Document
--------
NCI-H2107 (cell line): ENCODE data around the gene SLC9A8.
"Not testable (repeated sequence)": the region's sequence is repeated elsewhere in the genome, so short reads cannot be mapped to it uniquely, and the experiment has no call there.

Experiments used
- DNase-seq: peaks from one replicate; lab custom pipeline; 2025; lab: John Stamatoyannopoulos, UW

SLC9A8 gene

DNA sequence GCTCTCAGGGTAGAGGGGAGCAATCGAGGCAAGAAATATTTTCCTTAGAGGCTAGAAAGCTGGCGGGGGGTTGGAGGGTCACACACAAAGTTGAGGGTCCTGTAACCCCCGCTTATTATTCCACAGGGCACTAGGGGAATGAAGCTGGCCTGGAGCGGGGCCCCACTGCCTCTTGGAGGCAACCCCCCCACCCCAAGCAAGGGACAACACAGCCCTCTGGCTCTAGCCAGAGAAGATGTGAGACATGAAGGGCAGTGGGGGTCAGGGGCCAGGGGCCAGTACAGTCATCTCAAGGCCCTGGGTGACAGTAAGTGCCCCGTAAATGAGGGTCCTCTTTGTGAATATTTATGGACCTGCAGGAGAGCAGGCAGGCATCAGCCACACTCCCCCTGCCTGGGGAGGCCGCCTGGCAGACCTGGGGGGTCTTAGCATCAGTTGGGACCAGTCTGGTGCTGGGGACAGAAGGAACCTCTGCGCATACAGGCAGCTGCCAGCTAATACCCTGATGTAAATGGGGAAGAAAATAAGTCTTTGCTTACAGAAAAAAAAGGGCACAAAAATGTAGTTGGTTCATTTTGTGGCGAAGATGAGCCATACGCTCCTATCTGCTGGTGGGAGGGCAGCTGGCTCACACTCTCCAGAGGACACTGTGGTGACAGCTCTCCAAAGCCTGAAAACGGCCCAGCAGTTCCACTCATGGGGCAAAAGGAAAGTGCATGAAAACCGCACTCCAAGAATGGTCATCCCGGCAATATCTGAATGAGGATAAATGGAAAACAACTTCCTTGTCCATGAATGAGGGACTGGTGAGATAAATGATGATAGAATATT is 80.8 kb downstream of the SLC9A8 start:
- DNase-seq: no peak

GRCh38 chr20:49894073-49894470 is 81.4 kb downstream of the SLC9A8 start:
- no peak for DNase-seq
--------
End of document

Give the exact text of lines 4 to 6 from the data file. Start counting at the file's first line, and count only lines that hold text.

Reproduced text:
- DNase-seq: peaks from one replicate; lab custom pipeline; 2025; lab: John Stamatoyannopoulos, UW

SLC9A8 gene

DNA sequence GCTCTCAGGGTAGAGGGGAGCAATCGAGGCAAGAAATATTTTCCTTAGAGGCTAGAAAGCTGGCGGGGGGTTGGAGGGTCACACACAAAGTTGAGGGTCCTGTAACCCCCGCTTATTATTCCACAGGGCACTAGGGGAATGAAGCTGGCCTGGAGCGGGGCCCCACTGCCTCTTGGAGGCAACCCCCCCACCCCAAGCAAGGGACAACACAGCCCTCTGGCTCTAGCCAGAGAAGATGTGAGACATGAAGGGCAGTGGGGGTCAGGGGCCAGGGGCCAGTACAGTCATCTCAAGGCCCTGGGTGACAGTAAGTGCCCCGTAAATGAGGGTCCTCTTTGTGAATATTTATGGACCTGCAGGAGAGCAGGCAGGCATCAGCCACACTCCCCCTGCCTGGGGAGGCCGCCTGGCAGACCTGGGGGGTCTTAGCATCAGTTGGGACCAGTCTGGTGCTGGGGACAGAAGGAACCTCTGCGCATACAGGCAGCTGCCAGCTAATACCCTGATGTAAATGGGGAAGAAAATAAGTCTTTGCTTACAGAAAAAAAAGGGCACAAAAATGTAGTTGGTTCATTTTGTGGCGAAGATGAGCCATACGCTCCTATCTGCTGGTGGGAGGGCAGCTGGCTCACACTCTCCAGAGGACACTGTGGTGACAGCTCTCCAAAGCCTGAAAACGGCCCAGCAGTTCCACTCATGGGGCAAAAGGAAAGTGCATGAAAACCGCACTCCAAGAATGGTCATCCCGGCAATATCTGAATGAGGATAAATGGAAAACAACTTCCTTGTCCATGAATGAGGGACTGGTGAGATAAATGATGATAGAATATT is 80.8 kb downstream of the SLC9A8 start: